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Thursday, June 27, 2013

Final Performances of August Wilson’s Radio Golf

Posted By on Thu, Jun 27, 2013 at 2:04 PM

The towering Pittsburgh-born playwright’s 2005 work is notable for more than being his final play.

As Michelle Pilecki pointed out in her review for CP, the current solid production at Pittsburgh Playwrights Theatre Co. highlights Wilson’s lone portrait of the black middle class.

From left: Wali Jamal, Mark Clayton Southers and Art Terry in Pittsburgh Playwrights Radio Golf.
  • From left: Wali Jamal, Mark Clayton Southers and Art Terry in Pittsburgh Playwrights' Radio Golf.

After seeing last night’s show, I’d add a couple points. By portraying the contemporary black middle class (circa 1997) in the person of protagonist Harmon Wilks and his business partner, Roosevelt Hicks, Wilson creates a dynamic in which the black characters onstage are economically unequal — as opposed to everyone onstage being unequal to white society, which in all the plays is mostly offstage.

No small emphasis is placed on how Wilks, by virtue of his relatively affluent family, grew up privileged within the Hill District. But it’s their love of golf that is the chief symbol of how both Wilks and Hicks have “arrived” in the wider, post-Civil Rights world, and how they’re separated from everyone else in their community. (That leads to one of Wilson’s better jokes in the play, about the fate of Wilks’ stolen golf clubs.)

Other intellectual and theatrical treats are in store for those who know Wilson’s Gem of the Ocean. Turns out that Wilks is descended from Caesar Wilkes, the lawman and heavy in that 2003 play. Caesar is Wilson’s living embodiment of a black man serving the white system to the point of oppressing his own community, all the while insisting that he’s merely enforcing “the law.”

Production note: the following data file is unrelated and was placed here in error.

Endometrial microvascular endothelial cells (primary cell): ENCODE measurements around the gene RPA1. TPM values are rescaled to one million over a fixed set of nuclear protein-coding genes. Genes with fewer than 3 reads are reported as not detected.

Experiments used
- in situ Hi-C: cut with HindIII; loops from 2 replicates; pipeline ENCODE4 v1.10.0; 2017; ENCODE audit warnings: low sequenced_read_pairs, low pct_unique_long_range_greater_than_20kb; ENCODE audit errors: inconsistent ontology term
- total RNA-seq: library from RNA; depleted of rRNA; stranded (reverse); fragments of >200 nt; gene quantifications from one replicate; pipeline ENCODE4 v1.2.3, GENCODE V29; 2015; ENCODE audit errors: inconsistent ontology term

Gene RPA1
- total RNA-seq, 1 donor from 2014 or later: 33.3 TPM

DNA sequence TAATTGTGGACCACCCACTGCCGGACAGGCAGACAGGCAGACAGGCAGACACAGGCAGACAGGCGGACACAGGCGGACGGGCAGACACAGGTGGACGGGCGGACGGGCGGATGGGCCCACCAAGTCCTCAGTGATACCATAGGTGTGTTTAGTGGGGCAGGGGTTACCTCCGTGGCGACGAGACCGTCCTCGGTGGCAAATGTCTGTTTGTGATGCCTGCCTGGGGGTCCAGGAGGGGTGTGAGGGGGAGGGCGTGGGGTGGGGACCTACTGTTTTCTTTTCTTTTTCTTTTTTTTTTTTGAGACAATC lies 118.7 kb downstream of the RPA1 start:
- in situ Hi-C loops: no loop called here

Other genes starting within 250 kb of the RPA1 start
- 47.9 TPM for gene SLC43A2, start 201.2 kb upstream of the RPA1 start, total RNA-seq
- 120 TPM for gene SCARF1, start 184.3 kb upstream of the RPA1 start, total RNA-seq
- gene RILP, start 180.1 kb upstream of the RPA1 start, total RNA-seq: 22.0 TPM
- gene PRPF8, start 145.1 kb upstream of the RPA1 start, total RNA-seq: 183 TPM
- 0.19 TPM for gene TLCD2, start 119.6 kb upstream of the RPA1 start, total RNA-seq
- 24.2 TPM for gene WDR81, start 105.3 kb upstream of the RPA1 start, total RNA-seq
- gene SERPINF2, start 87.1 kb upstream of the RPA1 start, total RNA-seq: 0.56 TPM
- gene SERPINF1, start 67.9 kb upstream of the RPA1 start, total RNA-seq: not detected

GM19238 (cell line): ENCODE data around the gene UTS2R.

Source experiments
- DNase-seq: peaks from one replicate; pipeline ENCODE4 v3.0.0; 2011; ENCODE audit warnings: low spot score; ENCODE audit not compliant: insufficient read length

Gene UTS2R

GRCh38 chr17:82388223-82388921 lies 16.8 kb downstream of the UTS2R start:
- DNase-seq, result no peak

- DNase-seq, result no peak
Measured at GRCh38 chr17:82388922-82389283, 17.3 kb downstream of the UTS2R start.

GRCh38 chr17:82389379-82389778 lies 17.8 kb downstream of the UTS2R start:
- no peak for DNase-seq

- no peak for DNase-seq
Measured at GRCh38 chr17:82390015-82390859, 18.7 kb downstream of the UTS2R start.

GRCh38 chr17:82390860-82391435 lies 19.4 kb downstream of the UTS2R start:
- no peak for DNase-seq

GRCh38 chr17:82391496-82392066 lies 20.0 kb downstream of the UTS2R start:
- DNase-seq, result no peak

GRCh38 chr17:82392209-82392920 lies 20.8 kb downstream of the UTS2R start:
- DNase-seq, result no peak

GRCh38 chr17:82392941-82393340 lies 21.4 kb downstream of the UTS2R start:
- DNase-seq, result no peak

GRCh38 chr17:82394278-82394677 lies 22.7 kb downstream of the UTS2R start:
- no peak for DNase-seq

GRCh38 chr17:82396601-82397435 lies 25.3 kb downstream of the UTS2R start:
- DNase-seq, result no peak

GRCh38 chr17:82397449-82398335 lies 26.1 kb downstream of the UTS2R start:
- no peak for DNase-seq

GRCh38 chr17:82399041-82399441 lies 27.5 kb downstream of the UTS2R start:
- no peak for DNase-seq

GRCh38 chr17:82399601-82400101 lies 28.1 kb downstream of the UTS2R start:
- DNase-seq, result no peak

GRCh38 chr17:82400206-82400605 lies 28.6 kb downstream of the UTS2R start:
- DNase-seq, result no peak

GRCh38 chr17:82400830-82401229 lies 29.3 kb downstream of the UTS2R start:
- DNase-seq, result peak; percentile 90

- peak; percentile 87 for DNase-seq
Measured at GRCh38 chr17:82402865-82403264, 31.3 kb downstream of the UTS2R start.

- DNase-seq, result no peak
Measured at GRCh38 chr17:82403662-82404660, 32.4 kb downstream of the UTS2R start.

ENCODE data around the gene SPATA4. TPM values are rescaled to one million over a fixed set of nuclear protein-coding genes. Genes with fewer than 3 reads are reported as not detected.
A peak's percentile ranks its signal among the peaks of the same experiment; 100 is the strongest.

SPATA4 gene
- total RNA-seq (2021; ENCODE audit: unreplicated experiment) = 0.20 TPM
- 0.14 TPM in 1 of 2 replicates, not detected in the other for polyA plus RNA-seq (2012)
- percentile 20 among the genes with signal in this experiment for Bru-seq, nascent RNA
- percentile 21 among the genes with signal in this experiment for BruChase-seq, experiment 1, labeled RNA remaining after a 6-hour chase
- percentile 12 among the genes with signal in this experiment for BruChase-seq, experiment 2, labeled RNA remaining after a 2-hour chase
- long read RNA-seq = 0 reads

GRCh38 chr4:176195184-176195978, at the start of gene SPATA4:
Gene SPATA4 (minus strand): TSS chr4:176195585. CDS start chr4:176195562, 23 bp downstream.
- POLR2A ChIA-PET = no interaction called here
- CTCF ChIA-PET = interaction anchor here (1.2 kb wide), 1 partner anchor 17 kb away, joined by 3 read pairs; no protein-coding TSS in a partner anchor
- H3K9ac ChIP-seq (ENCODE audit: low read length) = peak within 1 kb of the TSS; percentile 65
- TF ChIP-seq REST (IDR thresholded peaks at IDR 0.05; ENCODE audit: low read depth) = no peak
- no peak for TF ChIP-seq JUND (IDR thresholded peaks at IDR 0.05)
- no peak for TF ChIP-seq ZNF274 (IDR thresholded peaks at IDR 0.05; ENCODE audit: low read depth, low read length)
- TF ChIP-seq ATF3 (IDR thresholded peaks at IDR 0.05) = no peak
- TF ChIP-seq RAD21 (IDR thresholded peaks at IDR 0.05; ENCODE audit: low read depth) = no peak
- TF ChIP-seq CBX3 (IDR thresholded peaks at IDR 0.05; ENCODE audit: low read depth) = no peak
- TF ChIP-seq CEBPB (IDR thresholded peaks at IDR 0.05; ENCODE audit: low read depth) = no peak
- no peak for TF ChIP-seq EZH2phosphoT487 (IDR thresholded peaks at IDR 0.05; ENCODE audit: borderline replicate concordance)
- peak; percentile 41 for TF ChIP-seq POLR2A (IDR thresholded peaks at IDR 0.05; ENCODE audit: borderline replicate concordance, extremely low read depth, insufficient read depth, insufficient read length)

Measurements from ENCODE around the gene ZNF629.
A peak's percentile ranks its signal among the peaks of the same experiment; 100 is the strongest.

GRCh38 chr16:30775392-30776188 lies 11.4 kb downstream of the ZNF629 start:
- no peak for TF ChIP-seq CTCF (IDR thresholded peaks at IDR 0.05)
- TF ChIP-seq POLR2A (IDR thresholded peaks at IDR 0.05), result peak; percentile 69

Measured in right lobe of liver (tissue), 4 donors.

Gem’s almost anarchic stance toward the arbitrariness of the law — how it can be instantly remade to favor the powerful and afflict the oppressed — gets an interesting sequel and counterpoint in Radio Golf. Harmon Wilks, too, is always opining how people must follow the law, an obedience that of course has always served him well, as a son of privilege. He also frequently speaks — unironically, like no character in any other Wilson play — about America as the land of opportunity.

But when it turns out the law is working against him, Wilks is inclined first to follow it (even though it will set him back) and then to defy it. Both choices are fraught with ambivalence, but they’re good final notes for Wilson (who died just months after Radio Golf’s premiere) to have gone out on.

Radio Golf has three more performances tonight through Saturday. Tickets are $20 in advance and $25 at the door.

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